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The New Video Playbook: Be Everywhere

Jeff Baumgartner

Traditional programmers that have lived in the super-controlled world of pay-TV for years and a newer mix of digital-focused channels that got their start in the wilds of the Internet have a lot more in common than ever before: they want to be accessible everywhere the viewer is.

And that desire/need has forever altered the distribution model of both sides.

After focusing on carriage deals with cable operators, satellite TV and telco TV providers, older media companies such as Disney are doubling down on OTT and preparing to launch direct-to-consumer offerings that not only compete with the likes of Netflix Inc. (Nasdaq: NFLX), but help them hedge their bets as the pay-TV industry struggles to gain and retain subscribers.

On the other end, subscription-based and ad-supported video services that began life as OTT offerings are increasingly seeing the added benefits of distribution deals with MVPDs.

Some prime examples there include CuriosityStream, the subscription VOD service created by Discovery Communications Inc. (Nasdaq: DISCA, DISCB, DISCK) founder John Hendricks, and Cheddar, the business and technology news service that's focused on the youngs. (See CuriosityStream Expands Its OTT Video Model .)

Cheddar's work with MVPDs took a big step forward last week through a tighter integration on Comcast Corp. (Nasdaq: CMCSA, CMCSK)'s X1 platform, which Cheddar CEO Jon Steinberg highlighted last week on Twitter:

Cheddar now appears in the networks section alongside other channels, as well is in the platform's on-demand area and in X1's News section, which curates content from multiple sources based on news topics.

Cheddar, which is also integrated with X1's search system (including the X1 voice remote), will also be listed soon as a streaming channel alongside others that currently include Ride TV, The Reading Corner, Xive TV, Daily Burn and Magellan TV, among others. The Cheddar "page" on X1 features both access to Cheddar's live feed as well as VoD access to the programmer's original series.

Though it's still coming to X1 boxes as an Internet-delivered stream, this "2.0" tie-up makes Cheddar's live feed natively integrated with Comcast's platform, Daniel Schneider, Cheddar's VP of business development, said.

The integration also builds on Cheddar's broader distribution strategy. After starting with an hour a day about the time Facebook Live came out, Cheddar has since become a full-time network, and recently launched a second one called Cheddar Big News.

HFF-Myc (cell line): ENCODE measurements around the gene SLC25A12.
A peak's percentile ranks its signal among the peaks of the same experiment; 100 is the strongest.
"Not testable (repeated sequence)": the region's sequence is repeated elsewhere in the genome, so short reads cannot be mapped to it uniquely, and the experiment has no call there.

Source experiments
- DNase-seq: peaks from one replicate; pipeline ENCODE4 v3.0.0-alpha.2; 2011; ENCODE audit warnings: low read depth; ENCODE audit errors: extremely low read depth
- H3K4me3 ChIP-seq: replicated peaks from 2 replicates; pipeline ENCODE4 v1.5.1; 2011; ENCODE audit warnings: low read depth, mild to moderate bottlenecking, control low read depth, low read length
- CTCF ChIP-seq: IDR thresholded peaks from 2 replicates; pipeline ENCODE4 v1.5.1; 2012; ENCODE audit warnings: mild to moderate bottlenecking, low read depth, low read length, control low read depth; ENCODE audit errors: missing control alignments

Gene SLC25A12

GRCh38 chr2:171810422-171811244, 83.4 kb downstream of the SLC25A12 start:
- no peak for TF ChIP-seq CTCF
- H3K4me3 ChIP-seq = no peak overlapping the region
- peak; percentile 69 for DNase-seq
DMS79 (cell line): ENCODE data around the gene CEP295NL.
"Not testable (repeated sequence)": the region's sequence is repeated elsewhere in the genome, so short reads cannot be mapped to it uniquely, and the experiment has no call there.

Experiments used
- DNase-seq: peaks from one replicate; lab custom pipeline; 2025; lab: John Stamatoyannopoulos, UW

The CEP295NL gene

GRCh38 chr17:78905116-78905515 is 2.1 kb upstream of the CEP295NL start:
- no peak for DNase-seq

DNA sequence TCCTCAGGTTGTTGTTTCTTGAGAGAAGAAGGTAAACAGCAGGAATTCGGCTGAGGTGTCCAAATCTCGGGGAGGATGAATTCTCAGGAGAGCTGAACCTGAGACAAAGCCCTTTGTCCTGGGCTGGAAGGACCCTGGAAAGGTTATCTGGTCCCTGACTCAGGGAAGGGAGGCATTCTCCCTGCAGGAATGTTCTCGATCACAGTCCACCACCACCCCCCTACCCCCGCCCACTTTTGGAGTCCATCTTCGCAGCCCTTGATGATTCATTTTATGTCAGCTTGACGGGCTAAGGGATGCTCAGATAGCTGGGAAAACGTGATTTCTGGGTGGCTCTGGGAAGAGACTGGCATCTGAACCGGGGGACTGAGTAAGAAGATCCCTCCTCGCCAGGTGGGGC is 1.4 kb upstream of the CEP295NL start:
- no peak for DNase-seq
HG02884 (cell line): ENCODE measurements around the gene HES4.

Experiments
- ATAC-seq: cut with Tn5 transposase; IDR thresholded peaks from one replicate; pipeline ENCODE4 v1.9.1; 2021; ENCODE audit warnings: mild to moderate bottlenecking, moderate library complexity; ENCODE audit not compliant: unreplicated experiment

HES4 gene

Cheddar's been busy complementing its direct-to-consumer access with distribution deals with both traditional and OTT-delivered pay-TV providers. In addition to Comcast (Comcast Ventures is a Cheddar investor), other partners include Altice USA , Philo , WideOpenWest Holdings LLC (WOW) , Sling TV , and YouTube TV, along with a pact with the National Cable Television Cooperative Inc. (NCTC) , a group that represents hundreds of independent cable operators.

"The goal is to get Cheddar everywhere," Schneider said of the news programmer's distribution strategy.

The evolution on the distribution side also plays into Cheddar's evolution as a news service.

"Traditional distributors have started to think about Cheddar as... a network, an actual channel just like other channels," Schneider said. "It's not necessarily some digital-only channel. We think of Cheddar as a network; we don't think of it as a digital network."

— Jeff Baumgartner, Senior Editor, Light Reading

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8/31/2018 | 1:59:39 PM
Re: Continued disaggregation
It's interesting how this has grown. Soon we'll all be back to cable. I know some cut the cable, then returned because of the way direct-to consumer streaming was handled. There was little cost savings and lot more headache.
Joe Stanganelli
Joe Stanganelli
8/29/2018 | 11:42:04 PM
Continued disaggregation
These deals and maneuvers only make sense. Netflix, for example, is essentially little different than a cable channel like HBO or Disney -- except that it makes its money directly from consumers instead of getting bundle-sold through a cable-company intermediary. We are going to continue to see more disaggregation in this space -- even as cable companies fight to keep some sort of loose connection between various content providers.
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